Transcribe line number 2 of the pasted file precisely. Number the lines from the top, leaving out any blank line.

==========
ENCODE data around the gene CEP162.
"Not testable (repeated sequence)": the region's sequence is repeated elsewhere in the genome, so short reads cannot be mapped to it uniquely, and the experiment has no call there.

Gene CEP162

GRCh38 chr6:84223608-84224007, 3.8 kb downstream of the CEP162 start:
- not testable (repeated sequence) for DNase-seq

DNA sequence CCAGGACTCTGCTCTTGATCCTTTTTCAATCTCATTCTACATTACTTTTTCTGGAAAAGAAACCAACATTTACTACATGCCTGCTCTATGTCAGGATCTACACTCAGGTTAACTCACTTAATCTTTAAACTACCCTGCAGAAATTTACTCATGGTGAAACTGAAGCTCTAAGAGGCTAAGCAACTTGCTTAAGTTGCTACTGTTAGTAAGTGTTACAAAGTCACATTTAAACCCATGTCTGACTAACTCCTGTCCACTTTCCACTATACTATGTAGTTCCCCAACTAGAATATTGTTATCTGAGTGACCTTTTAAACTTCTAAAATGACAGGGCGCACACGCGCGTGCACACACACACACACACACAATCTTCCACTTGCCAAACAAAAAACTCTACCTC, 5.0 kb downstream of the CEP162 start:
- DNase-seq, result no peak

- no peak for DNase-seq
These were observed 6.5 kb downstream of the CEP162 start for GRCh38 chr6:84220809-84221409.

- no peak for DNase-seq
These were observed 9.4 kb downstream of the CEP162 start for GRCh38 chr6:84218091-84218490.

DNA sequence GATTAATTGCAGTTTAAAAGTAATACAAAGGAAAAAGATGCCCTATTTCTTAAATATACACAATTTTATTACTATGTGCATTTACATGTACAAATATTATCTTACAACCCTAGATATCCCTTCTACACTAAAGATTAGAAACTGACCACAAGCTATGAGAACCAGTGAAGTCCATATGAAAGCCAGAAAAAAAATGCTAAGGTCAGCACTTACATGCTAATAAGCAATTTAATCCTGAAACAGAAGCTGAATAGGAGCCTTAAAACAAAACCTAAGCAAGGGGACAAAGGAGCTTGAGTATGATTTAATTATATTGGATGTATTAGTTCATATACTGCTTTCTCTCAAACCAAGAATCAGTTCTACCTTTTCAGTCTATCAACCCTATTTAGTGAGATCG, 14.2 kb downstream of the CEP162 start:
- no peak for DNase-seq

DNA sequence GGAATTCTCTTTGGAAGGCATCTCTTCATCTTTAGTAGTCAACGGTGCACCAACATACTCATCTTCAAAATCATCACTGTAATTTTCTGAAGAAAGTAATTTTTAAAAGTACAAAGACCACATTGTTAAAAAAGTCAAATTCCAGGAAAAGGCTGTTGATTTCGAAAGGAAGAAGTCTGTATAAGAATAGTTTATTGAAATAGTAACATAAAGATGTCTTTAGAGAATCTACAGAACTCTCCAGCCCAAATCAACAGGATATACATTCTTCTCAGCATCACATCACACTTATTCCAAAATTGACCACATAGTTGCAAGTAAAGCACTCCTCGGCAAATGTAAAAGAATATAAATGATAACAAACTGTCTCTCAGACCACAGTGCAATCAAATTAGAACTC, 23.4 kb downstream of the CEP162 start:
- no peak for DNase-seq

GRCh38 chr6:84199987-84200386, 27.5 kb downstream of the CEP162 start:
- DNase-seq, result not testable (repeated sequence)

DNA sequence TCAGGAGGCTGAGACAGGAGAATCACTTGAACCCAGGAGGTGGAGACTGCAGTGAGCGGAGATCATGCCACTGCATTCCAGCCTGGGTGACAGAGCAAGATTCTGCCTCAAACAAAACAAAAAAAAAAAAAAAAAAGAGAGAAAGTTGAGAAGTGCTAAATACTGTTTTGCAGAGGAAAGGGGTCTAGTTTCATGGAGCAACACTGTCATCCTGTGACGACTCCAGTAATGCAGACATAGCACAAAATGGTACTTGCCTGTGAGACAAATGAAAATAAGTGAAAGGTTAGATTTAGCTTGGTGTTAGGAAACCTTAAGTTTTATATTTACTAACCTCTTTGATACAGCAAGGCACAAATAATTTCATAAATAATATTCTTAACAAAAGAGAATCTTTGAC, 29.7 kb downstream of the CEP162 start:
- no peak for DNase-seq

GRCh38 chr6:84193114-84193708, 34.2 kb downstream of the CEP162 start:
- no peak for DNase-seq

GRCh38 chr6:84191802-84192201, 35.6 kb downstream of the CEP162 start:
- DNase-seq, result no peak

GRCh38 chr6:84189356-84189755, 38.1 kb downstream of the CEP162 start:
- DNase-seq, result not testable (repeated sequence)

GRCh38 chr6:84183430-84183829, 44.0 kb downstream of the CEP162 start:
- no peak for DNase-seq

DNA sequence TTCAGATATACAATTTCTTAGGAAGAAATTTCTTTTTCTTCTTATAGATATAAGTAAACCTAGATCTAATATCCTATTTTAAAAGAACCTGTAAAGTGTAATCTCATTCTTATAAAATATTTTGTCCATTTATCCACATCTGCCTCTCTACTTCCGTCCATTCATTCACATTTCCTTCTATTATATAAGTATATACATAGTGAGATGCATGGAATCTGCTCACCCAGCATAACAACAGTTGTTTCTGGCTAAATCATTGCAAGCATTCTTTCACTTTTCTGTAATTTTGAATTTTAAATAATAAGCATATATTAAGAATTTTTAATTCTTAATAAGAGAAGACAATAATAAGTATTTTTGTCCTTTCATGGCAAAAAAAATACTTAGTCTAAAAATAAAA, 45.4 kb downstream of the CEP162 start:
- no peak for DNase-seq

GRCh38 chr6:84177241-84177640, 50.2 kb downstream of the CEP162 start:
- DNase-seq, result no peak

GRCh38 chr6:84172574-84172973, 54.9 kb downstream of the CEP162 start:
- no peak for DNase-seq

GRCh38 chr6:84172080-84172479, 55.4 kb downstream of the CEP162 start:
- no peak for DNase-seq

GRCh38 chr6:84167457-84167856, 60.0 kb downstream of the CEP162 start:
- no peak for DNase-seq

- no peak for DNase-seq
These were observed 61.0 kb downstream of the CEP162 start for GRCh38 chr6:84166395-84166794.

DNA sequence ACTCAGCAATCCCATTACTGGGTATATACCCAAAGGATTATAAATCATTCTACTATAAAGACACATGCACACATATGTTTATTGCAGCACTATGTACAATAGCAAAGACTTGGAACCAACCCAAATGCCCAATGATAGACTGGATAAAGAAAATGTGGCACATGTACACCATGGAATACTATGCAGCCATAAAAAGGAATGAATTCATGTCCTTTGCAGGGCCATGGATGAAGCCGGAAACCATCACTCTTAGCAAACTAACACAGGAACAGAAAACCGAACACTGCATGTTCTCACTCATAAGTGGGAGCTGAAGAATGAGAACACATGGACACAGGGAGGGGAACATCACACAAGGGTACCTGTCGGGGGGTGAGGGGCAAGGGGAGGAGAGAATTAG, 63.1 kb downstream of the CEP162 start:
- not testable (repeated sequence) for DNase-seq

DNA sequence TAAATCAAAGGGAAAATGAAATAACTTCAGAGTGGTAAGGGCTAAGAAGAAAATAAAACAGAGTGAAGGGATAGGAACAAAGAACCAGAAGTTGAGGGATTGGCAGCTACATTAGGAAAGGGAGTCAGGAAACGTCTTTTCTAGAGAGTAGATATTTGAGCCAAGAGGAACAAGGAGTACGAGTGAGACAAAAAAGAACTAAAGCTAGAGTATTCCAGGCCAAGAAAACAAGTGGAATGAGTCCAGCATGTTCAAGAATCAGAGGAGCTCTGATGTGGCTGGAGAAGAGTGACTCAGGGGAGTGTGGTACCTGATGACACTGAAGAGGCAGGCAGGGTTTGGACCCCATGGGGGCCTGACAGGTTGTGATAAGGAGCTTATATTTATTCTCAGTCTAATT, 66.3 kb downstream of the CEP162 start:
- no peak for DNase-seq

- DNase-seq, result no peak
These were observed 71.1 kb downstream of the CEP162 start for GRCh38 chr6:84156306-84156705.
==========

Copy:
"Not testable (repeated sequence)": the region's sequence is repeated elsewhere in the genome, so short reads cannot be mapped to it uniquely, and the experiment has no call there.